Congressman Lamar Smith

Representing the 21st District of Texas
Twitter icon
Facebook icon
YouTube icon
RSS icon


United Nations flags

Congressman Smith is the former Chairman of the House Judiciary Committee and serves on the immigration and intellectual property subcommittees.

For more information on the House Committee on the Judiciary, please go to:

The House Judiciary Committee recently held a hearing to examine Congressman Smith's "Legal Workforce Act," which requires businesses to use E-verify: PDF iconRep. Smith Statement on the Legal Workforce Act.pdf

112th Congress

During the 112th Congress, more than one thousand bills were referred to the Committee on issues ranging from terrorism, crime and immigration to constitutional amendments, civil liberties and federal regulations.  Under Chairman Smith’s leadership, the House Judiciary Committee approved more substantive bills that became law than any other Committee in the House of Representatives.  The Judiciary Committee is not only a workhorse, but also a watch dog.  During Chairman Smith’s tenure, the Committee held 111 oversight hearings of the Department of Justice, the FBI and other federal government agencies. Congressman Smith was the first Texas Republican to serve as Chairman of the House Judiciary Committee.

Patent Reform

Congressman Smith authored the most significant update to our nation’s patent reform in the last 60 years.  The Leahy-Smith America Invents Act was approved by both the House of Representatives and the Senate, and signed into law on September 16, 2011.  The bill brings our nation’s patent system into the 21st century, enabling better patents to be approved more quickly and reducing frivolous litigation.  The Patent Reform Act updates current law to better protect intellectual property, enhance patent quality and increase public confidence in the integrity of patents. These reforms will help the innovators and job creators of today launch the products and businesses of tomorrow.

In 2011, Congressman Smith was named Policymaker of the Year by POLITICO for his work on patent reform legislation. He was one of two House members to receive this honor. His bill, the America Invents Act, was the only major tech legislation enacted in the last Congress.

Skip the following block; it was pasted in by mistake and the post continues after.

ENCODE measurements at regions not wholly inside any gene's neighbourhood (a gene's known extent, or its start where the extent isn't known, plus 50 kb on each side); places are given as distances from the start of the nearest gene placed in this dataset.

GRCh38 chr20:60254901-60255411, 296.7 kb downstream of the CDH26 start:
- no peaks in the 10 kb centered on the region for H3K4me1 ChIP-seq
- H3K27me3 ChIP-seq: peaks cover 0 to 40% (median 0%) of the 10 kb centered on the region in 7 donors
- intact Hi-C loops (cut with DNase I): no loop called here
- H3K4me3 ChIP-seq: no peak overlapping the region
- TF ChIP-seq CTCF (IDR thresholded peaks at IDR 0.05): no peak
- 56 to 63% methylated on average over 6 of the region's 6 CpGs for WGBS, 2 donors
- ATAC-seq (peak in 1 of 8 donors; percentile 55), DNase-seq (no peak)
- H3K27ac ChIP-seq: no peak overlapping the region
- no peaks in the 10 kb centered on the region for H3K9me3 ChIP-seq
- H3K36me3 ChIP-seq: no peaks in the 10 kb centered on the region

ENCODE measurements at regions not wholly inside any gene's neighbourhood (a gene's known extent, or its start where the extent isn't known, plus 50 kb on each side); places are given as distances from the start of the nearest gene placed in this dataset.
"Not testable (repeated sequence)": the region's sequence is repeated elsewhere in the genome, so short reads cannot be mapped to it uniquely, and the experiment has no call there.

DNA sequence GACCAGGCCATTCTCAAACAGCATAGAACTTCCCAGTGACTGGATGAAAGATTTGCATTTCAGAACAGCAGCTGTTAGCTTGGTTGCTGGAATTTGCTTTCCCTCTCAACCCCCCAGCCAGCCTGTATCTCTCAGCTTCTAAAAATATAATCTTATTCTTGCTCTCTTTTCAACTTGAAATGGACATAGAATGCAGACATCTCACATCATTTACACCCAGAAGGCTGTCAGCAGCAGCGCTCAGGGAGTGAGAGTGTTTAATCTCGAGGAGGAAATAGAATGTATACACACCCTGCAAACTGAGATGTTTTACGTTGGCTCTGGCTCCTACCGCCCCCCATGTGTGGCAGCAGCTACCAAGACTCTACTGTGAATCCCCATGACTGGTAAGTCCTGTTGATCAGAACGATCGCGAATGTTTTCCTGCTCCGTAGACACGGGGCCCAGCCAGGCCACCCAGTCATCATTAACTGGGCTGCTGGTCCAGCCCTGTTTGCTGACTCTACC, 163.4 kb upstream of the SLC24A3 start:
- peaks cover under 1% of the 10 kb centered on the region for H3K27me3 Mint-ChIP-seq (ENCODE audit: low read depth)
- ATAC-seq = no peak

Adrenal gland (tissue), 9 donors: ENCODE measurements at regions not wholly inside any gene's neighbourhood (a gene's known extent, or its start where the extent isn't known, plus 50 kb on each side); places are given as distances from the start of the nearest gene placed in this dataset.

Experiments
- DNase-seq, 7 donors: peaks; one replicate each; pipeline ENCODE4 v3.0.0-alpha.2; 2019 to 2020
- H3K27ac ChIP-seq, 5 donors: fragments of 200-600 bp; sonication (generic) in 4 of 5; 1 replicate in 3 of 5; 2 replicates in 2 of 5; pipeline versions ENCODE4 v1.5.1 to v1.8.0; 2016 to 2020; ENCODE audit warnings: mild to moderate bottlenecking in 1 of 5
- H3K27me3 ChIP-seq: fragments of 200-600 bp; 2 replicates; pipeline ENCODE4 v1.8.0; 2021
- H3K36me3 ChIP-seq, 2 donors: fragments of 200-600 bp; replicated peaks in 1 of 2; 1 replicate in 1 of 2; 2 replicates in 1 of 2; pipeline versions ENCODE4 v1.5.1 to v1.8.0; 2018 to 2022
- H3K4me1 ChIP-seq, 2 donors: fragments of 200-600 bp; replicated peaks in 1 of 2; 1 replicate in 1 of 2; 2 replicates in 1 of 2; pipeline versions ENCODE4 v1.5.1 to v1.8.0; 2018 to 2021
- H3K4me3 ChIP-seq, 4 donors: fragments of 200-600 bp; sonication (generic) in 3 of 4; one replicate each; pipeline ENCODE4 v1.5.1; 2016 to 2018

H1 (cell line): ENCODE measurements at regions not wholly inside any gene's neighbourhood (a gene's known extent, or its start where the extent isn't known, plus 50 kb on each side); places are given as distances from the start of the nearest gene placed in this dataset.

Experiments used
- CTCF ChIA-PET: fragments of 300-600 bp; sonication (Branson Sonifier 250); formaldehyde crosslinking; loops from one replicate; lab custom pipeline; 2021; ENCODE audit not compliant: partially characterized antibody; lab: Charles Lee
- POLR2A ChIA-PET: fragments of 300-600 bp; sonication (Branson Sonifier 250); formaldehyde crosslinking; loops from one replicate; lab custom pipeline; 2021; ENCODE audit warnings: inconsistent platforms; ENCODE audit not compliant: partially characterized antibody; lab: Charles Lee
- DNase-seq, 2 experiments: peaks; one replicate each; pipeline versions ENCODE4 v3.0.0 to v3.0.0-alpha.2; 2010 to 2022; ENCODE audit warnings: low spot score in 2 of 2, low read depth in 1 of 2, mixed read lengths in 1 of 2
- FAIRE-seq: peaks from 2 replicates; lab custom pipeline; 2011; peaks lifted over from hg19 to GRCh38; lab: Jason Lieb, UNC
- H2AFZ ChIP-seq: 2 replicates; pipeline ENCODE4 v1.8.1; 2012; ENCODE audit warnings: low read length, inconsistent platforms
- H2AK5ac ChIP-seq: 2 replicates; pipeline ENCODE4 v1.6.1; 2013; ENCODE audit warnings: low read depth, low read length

America has the most generous immigration system in the world, admitting one million legal immigrants each year.  This generosity should continue.  But while we are a nation of immigrants, we are also a nation of laws.  We could improve our nation’s immigration system simply by enforcing current laws. 

In 2010, the non-partisan Government Accountability Office found that only 6.5% of the U.S.-Mexico border was under full control of the Border Patrol.  And, according to the Pew Hispanic Center, as many as 40% of illegal immigrants come to the U.S. legally but overstay their visas. We must do more to secure our border and enforce immigration laws.

Unfortunately, the immigration proposal that was approved earlier this year by the Senate lacks meaningful enforcement.  The bill legalizes 11 million illegal immigrants before it secures the border.  That will only encourage more illegal immigration.

The House of Representatives is taking a better approach by supporting enforcement-first policies.  The Judiciary Committee, on which I serve, has approved bills that increase interior enforcement, save jobs for legal workers, and create guest and skilled worker programs.   In July of this year, the Committee passed The Legal Workforce Act, which I introduced to make it harder for illegal immigrants to take jobs away from legal workers.  The bill requires employers to use the federal government’s employment verification system to ensure that new hires are legally authorized to work in the U.S.  A recent Gallup poll found that 85% of likely voters think businesses should be required to use this system. 

Citizenship is the highest honor our country can bestow.  It should be reserved for those who have followed the law and come in the right way.


According to the Small Business Administration, regulations cost the American economy $1.75 trillion annually.  We need to encourage businesses to expand, not tie them up with red tape.